GOP rivals hammer Rubio

The Republican field is ganging up on Marco RubioMarco Antonio RubioRubio: McCabe 'should've been allowed to finish through the weekend' For Tillerson, bucking Trump became a job-killer At least six dead after pedestrian bridge collapses on cars in Florida MORE.

The Florida senator has been assailed in recent weeks by a host of GOP rivals, including former Florida Gov. Jeb Bush, Sen. Ted CruzRafael (Ted) Edward CruzCruz says Cambridge Analytica assured him its practices were legal Dem battling Cruz in Texas: ‘I can understand how people think this is crazy’ Overnight Tech: Facebook faces crisis over Cambridge Analytica data | Lawmakers demand answers | What to watch for next | Day one of AT&T's merger trial | Self-driving Uber car kills pedestrian MORE (Texas), Sen. Rand PaulRandal (Rand) Howard PaulTrump formally sends Pompeo nomination to Senate Spending bill delay raises risk of partial government shutdown support Overnight Defense: Senate sides with Trump on military role in Yemen | Dem vets push for new war authorization on Iraq anniversary | General says time isn't 'right' for space corps MORE (Ky.) and New Jersey Gov. Chris Christie. The number of crosshairs trained upon Rubio’s back is unusual, even by the rough-and-tumble standards of this year’s presidential cycle.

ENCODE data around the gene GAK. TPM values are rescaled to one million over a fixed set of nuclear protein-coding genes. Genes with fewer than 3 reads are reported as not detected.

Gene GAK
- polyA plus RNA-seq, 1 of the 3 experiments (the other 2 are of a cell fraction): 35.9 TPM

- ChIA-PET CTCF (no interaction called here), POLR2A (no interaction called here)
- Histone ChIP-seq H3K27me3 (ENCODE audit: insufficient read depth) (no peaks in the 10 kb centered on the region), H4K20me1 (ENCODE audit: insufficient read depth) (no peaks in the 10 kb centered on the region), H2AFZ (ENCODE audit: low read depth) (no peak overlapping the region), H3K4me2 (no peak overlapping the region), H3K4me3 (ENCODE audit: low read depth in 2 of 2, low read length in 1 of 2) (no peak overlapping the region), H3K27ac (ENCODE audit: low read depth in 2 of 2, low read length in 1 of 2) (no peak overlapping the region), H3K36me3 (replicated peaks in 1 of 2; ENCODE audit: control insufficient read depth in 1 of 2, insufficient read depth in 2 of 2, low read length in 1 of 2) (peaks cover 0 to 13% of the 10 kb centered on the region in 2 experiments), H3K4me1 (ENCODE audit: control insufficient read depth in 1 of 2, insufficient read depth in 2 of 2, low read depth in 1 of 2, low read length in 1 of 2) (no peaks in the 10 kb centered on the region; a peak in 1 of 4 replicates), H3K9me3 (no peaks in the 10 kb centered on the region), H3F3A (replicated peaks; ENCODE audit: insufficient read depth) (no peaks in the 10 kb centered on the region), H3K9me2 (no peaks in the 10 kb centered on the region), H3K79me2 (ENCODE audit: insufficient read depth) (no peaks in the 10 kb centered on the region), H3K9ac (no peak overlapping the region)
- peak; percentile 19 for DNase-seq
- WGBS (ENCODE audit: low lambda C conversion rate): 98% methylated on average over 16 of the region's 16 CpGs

But the attacks also point to Rubio’s potential. Many observers believe that his poll ratings, which show him in third place nationally and in the first caucus state of Iowa, underplay his strength.

The Florida senator is the leading candidate with some appeal to the GOP establishment — something manifestly not true of the insurgent front-runner Donald TrumpDonald John TrumpKoch-backed group launches six-figure ad buy against Heitkamp Anti-abortion Dem wins primary fight Lipinski holds slim lead in tough Illinois primary fight MORE or the second-place Cruz. That means other candidates who are dependent upon centrist support need to cut Rubio down if they are to stand any chance of emerging as the party’s 2016 standard-bearer.

“Rubio is by almost everyone’s account doing third-best, and rising,” said Susan MacManus, a professor of government at the University of South Florida. “But he is very different from those other two, who are very anti-establishment. So for all the others who also want to appear different from Trump and Cruz, they have to elevate themselves and take down Rubio.”

Many of his rivals, and their allies, have been busily trying to do just that.

On Tuesday, Right to Rise, the main super-PAC supporting Bush, released an ad suggesting Rubio had missed “important national security briefings” to attend fundraisers. “Politics first — that’s the Rubio way,” the ad’s narrator intoned.

The ad drew immediate pushback from the Rubio camp, with the senator’s communications director, Alex Conant, tweeting that its contention that the candidate had missed a briefing on the recent terrorist attacks in Paris was “wrong. @marcorubio attended Intel briefing on Paris attack.”

Rubio’s missed Senate votes while on the campaign trail have been highlighted by other rivals, however. Christie picked up on Rubio’s failure to vote on the year-end $1.8 trillion spending package, despite having stated he was opposed to it.